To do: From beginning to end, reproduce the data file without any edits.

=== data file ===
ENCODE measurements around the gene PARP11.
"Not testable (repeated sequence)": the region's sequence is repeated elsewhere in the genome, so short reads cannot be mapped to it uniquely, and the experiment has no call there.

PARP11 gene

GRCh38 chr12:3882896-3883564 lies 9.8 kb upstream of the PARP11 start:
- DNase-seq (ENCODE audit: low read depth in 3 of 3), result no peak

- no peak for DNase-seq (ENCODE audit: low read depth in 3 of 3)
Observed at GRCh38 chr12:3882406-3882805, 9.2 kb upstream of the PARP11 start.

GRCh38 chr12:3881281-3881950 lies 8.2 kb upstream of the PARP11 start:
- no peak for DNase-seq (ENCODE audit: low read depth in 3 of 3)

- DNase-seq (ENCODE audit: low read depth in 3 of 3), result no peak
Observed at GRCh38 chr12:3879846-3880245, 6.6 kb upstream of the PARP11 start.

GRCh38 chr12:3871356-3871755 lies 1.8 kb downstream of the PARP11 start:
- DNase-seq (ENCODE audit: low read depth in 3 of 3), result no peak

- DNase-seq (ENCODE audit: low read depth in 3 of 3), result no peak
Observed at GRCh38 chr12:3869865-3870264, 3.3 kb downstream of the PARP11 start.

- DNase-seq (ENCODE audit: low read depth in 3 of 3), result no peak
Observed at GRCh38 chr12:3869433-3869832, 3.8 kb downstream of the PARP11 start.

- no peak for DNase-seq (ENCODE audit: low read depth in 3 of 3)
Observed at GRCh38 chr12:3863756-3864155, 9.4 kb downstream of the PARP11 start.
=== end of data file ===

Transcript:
ENCODE measurements around the gene PARP11.
"Not testable (repeated sequence)": the region's sequence is repeated elsewhere in the genome, so short reads cannot be mapped to it uniquely, and the experiment has no call there.

PARP11 gene

GRCh38 chr12:3882896-3883564 lies 9.8 kb upstream of the PARP11 start:
- DNase-seq (ENCODE audit: low read depth in 3 of 3), result no peak

- no peak for DNase-seq (ENCODE audit: low read depth in 3 of 3)
Observed at GRCh38 chr12:3882406-3882805, 9.2 kb upstream of the PARP11 start.

GRCh38 chr12:3881281-3881950 lies 8.2 kb upstream of the PARP11 start:
- no peak for DNase-seq (ENCODE audit: low read depth in 3 of 3)

- DNase-seq (ENCODE audit: low read depth in 3 of 3), result no peak
Observed at GRCh38 chr12:3879846-3880245, 6.6 kb upstream of the PARP11 start.

GRCh38 chr12:3871356-3871755 lies 1.8 kb downstream of the PARP11 start:
- DNase-seq (ENCODE audit: low read depth in 3 of 3), result no peak

- DNase-seq (ENCODE audit: low read depth in 3 of 3), result no peak
Observed at GRCh38 chr12:3869865-3870264, 3.3 kb downstream of the PARP11 start.

- DNase-seq (ENCODE audit: low read depth in 3 of 3), result no peak
Observed at GRCh38 chr12:3869433-3869832, 3.8 kb downstream of the PARP11 start.

- no peak for DNase-seq (ENCODE audit: low read depth in 3 of 3)
Observed at GRCh38 chr12:3863756-3864155, 9.4 kb downstream of the PARP11 start.